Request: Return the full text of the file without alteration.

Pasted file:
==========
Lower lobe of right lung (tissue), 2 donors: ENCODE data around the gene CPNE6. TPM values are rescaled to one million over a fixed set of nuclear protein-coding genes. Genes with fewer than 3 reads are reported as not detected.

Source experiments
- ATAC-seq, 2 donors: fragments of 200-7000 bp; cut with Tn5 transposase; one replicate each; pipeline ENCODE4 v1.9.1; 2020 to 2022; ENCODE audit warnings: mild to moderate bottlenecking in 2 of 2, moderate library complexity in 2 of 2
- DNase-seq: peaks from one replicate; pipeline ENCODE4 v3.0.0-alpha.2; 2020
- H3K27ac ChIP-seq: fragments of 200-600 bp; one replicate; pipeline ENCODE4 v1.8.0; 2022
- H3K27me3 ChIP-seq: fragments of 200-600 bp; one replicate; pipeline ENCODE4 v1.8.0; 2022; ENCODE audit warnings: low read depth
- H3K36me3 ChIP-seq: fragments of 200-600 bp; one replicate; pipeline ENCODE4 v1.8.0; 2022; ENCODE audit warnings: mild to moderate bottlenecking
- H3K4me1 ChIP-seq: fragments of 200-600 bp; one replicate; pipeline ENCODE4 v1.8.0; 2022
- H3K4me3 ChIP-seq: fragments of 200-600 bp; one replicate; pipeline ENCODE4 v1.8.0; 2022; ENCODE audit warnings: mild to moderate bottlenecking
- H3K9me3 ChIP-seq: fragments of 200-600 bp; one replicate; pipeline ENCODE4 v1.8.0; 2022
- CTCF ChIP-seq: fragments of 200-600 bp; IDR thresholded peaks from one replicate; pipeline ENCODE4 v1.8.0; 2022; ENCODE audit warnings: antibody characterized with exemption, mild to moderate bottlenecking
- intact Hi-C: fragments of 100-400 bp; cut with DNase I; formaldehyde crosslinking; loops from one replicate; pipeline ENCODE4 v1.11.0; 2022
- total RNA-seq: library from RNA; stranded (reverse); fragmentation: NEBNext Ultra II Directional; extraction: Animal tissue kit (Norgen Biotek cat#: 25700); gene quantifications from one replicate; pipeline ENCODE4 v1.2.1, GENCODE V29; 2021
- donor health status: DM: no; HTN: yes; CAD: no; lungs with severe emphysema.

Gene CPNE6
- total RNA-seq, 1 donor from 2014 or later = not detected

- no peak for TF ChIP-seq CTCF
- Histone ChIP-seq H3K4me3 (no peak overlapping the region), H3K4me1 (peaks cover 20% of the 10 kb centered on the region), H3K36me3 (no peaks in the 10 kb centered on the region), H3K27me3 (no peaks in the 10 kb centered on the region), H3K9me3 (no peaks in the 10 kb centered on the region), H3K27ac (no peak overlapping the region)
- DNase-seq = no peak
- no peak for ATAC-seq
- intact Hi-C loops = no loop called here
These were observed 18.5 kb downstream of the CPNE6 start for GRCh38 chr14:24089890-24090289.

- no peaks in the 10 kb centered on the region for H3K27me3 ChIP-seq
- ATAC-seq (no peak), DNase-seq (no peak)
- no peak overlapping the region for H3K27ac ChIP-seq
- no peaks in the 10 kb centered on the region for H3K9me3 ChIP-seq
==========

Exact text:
Lower lobe of right lung (tissue), 2 donors: ENCODE data around the gene CPNE6. TPM values are rescaled to one million over a fixed set of nuclear protein-coding genes. Genes with fewer than 3 reads are reported as not detected.

Source experiments
- ATAC-seq, 2 donors: fragments of 200-7000 bp; cut with Tn5 transposase; one replicate each; pipeline ENCODE4 v1.9.1; 2020 to 2022; ENCODE audit warnings: mild to moderate bottlenecking in 2 of 2, moderate library complexity in 2 of 2
- DNase-seq: peaks from one replicate; pipeline ENCODE4 v3.0.0-alpha.2; 2020
- H3K27ac ChIP-seq: fragments of 200-600 bp; one replicate; pipeline ENCODE4 v1.8.0; 2022
- H3K27me3 ChIP-seq: fragments of 200-600 bp; one replicate; pipeline ENCODE4 v1.8.0; 2022; ENCODE audit warnings: low read depth
- H3K36me3 ChIP-seq: fragments of 200-600 bp; one replicate; pipeline ENCODE4 v1.8.0; 2022; ENCODE audit warnings: mild to moderate bottlenecking
- H3K4me1 ChIP-seq: fragments of 200-600 bp; one replicate; pipeline ENCODE4 v1.8.0; 2022
- H3K4me3 ChIP-seq: fragments of 200-600 bp; one replicate; pipeline ENCODE4 v1.8.0; 2022; ENCODE audit warnings: mild to moderate bottlenecking
- H3K9me3 ChIP-seq: fragments of 200-600 bp; one replicate; pipeline ENCODE4 v1.8.0; 2022
- CTCF ChIP-seq: fragments of 200-600 bp; IDR thresholded peaks from one replicate; pipeline ENCODE4 v1.8.0; 2022; ENCODE audit warnings: antibody characterized with exemption, mild to moderate bottlenecking
- intact Hi-C: fragments of 100-400 bp; cut with DNase I; formaldehyde crosslinking; loops from one replicate; pipeline ENCODE4 v1.11.0; 2022
- total RNA-seq: library from RNA; stranded (reverse); fragmentation: NEBNext Ultra II Directional; extraction: Animal tissue kit (Norgen Biotek cat#: 25700); gene quantifications from one replicate; pipeline ENCODE4 v1.2.1, GENCODE V29; 2021
- donor health status: DM: no; HTN: yes; CAD: no; lungs with severe emphysema.

Gene CPNE6
- total RNA-seq, 1 donor from 2014 or later = not detected

- no peak for TF ChIP-seq CTCF
- Histone ChIP-seq H3K4me3 (no peak overlapping the region), H3K4me1 (peaks cover 20% of the 10 kb centered on the region), H3K36me3 (no peaks in the 10 kb centered on the region), H3K27me3 (no peaks in the 10 kb centered on the region), H3K9me3 (no peaks in the 10 kb centered on the region), H3K27ac (no peak overlapping the region)
- DNase-seq = no peak
- no peak for ATAC-seq
- intact Hi-C loops = no loop called here
These were observed 18.5 kb downstream of the CPNE6 start for GRCh38 chr14:24089890-24090289.

- no peaks in the 10 kb centered on the region for H3K27me3 ChIP-seq
- ATAC-seq (no peak), DNase-seq (no peak)
- no peak overlapping the region for H3K27ac ChIP-seq
- no peaks in the 10 kb centered on the region for H3K9me3 ChIP-seq